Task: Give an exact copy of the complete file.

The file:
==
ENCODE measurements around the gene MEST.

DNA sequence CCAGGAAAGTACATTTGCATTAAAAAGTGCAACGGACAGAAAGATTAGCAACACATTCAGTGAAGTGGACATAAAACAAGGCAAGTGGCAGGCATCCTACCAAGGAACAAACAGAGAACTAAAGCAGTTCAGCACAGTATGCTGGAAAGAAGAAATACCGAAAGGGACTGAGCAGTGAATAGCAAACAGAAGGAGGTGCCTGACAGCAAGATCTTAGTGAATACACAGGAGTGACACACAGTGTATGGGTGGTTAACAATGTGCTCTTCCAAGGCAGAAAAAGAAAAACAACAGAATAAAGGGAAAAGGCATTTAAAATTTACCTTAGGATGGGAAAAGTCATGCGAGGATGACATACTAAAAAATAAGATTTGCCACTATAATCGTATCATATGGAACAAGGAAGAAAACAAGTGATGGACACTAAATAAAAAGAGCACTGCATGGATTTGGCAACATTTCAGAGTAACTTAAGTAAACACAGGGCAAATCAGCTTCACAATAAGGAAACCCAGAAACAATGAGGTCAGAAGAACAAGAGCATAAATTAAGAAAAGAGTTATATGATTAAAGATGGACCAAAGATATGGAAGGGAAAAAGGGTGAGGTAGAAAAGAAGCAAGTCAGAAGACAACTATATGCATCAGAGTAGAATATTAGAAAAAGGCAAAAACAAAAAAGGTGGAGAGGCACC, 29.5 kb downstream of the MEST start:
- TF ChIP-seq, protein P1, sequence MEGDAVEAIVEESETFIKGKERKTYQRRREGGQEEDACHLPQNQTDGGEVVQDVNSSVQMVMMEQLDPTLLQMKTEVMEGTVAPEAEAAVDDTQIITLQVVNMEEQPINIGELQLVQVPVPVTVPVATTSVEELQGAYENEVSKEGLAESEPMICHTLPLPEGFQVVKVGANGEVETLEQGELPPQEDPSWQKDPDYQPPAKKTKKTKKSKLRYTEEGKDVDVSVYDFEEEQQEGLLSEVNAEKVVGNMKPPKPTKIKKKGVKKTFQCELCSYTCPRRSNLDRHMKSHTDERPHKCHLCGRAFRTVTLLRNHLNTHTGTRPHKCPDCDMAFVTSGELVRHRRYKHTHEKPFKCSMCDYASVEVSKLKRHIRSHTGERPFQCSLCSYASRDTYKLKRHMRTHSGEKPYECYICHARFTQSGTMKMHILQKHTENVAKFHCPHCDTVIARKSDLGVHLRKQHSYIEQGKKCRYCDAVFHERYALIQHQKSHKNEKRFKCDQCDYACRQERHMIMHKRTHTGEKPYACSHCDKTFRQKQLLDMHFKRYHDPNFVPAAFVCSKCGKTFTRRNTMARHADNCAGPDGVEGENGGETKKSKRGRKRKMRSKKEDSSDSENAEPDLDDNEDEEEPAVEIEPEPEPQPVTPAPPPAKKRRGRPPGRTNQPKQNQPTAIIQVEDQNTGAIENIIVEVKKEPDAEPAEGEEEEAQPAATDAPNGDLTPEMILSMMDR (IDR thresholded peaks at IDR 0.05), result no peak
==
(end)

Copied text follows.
ENCODE measurements around the gene MEST.

DNA sequence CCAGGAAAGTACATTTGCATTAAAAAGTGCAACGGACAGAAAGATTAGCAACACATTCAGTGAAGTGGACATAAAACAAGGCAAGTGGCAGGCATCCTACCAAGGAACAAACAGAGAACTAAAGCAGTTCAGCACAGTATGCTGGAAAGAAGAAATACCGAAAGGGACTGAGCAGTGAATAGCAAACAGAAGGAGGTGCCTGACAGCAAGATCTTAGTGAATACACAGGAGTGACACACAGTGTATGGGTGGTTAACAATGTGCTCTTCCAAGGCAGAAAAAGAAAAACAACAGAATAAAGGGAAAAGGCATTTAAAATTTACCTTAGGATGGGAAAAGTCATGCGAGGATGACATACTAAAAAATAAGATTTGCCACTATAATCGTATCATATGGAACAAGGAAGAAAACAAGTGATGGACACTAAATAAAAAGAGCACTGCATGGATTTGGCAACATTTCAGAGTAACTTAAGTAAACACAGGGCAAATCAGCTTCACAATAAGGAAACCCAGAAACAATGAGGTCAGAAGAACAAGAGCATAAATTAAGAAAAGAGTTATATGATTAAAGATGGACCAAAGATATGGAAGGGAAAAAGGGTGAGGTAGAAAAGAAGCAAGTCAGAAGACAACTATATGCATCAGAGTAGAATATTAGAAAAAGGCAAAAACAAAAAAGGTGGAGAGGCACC, 29.5 kb downstream of the MEST start:
- TF ChIP-seq, protein P1, sequence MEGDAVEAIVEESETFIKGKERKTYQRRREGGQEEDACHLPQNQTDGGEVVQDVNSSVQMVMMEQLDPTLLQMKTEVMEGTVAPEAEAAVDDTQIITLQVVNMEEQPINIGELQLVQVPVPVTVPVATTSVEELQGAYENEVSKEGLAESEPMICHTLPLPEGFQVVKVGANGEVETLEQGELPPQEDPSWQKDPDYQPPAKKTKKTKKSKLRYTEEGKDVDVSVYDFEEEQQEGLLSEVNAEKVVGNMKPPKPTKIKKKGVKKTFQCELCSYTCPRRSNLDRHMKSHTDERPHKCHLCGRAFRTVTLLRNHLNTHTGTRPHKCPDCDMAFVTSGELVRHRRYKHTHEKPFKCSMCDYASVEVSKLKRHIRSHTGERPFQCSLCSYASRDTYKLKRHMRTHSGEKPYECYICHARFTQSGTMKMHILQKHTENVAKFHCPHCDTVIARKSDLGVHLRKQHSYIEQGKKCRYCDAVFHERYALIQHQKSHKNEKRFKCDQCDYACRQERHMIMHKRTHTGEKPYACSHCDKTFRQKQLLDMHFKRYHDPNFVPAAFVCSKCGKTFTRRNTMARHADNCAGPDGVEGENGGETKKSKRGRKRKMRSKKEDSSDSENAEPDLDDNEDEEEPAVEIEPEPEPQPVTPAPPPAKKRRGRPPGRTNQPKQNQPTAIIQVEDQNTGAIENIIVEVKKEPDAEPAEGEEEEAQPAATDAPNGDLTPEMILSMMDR (IDR thresholded peaks at IDR 0.05), result no peak